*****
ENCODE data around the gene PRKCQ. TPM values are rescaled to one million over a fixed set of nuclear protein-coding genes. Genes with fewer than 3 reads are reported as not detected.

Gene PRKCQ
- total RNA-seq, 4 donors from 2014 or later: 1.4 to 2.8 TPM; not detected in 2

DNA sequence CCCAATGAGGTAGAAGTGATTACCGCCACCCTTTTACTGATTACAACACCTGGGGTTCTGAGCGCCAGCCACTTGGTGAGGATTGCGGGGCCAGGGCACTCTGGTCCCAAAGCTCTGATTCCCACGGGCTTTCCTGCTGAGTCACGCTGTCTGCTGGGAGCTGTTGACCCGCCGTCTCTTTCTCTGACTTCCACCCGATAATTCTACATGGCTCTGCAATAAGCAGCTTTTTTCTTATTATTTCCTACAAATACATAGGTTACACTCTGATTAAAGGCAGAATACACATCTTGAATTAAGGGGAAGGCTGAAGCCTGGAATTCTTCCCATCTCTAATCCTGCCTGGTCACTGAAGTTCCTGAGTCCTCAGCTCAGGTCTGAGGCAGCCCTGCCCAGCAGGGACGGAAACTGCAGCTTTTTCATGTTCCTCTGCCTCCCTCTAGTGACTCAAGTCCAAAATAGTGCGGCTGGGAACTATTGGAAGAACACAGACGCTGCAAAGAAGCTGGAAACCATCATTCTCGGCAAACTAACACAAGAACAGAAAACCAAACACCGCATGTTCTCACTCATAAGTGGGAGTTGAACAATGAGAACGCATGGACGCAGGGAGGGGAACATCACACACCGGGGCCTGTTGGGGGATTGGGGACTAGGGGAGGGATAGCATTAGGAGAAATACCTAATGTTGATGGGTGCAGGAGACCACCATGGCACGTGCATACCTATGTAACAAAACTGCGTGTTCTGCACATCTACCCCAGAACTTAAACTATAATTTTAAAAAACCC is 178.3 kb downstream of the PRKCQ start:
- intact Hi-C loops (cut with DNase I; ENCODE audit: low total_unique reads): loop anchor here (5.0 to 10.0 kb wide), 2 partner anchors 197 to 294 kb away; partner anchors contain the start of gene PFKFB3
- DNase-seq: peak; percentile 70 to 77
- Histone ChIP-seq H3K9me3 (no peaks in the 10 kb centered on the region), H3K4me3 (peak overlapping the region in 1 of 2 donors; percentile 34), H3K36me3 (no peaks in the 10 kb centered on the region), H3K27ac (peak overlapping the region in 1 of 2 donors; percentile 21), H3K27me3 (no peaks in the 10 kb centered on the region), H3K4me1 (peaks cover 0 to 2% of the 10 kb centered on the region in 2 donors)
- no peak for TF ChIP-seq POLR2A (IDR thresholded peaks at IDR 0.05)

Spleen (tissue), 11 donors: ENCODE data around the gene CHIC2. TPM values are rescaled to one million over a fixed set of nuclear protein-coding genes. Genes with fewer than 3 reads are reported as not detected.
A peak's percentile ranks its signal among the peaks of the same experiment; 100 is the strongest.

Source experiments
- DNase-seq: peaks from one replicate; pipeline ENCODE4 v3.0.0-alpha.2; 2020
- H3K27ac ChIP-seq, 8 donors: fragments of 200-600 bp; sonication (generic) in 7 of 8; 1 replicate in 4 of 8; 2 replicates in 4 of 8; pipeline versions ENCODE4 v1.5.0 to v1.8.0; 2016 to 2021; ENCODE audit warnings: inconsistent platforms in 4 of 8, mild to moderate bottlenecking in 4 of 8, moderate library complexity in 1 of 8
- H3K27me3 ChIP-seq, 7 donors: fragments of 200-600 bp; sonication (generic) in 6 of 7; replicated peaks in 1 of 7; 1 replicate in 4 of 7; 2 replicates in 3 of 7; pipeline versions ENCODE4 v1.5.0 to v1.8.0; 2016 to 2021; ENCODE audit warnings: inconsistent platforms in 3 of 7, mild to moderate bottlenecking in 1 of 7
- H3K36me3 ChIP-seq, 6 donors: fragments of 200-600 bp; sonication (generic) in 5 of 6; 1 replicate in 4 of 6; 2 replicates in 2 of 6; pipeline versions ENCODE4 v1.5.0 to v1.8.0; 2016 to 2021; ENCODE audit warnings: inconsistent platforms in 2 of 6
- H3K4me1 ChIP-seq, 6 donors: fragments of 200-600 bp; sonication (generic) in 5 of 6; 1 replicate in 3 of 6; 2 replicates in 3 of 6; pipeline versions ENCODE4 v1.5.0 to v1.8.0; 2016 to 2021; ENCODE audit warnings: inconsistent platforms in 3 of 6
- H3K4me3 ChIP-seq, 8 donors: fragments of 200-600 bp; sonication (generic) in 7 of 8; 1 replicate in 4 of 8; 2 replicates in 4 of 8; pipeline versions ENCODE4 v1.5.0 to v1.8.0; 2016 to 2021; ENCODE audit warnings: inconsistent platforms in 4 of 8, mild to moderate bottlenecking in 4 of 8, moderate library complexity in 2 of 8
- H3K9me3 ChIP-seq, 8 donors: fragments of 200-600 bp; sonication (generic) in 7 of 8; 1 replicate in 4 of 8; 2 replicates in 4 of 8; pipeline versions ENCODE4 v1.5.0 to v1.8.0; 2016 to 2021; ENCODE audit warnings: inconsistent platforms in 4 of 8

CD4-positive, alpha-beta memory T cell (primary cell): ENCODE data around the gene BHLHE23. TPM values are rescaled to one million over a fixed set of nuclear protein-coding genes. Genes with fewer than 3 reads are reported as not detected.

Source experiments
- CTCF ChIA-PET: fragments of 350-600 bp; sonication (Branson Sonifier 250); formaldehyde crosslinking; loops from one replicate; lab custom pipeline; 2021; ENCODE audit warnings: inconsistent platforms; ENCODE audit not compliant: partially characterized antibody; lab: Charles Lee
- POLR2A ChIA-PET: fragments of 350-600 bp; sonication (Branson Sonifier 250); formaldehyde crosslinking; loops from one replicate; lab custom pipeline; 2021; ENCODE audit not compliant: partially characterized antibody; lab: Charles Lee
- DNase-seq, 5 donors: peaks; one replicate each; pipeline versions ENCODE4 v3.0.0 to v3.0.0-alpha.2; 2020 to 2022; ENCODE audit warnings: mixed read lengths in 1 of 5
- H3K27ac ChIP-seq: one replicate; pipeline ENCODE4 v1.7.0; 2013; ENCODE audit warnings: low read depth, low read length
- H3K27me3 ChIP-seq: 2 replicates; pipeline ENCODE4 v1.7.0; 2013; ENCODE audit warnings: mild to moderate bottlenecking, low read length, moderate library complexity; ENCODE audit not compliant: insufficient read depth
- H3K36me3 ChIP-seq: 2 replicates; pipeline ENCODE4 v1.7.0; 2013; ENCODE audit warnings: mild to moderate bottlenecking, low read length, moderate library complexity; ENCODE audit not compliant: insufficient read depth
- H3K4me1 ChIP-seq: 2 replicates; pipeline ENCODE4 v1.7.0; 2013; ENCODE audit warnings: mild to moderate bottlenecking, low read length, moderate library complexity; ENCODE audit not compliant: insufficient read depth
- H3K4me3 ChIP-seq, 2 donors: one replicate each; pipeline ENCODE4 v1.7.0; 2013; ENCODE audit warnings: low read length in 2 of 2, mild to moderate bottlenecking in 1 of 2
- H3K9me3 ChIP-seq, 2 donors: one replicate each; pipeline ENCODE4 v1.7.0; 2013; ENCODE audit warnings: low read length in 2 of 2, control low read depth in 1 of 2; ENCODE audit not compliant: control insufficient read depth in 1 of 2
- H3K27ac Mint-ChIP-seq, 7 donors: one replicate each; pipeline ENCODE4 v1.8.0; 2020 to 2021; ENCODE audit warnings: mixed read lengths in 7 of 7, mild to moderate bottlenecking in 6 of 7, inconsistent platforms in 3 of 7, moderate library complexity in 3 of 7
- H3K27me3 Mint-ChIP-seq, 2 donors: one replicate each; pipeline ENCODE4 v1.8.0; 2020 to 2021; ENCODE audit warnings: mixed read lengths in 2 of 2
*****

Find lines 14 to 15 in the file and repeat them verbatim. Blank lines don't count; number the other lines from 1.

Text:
- H3K27me3 ChIP-seq, 7 donors: fragments of 200-600 bp; sonication (generic) in 6 of 7; replicated peaks in 1 of 7; 1 replicate in 4 of 7; 2 replicates in 3 of 7; pipeline versions ENCODE4 v1.5.0 to v1.8.0; 2016 to 2021; ENCODE audit warnings: inconsistent platforms in 3 of 7, mild to moderate bottlenecking in 1 of 7
- H3K36me3 ChIP-seq, 6 donors: fragments of 200-600 bp; sonication (generic) in 5 of 6; 1 replicate in 4 of 6; 2 replicates in 2 of 6; pipeline versions ENCODE4 v1.5.0 to v1.8.0; 2016 to 2021; ENCODE audit warnings: inconsistent platforms in 2 of 6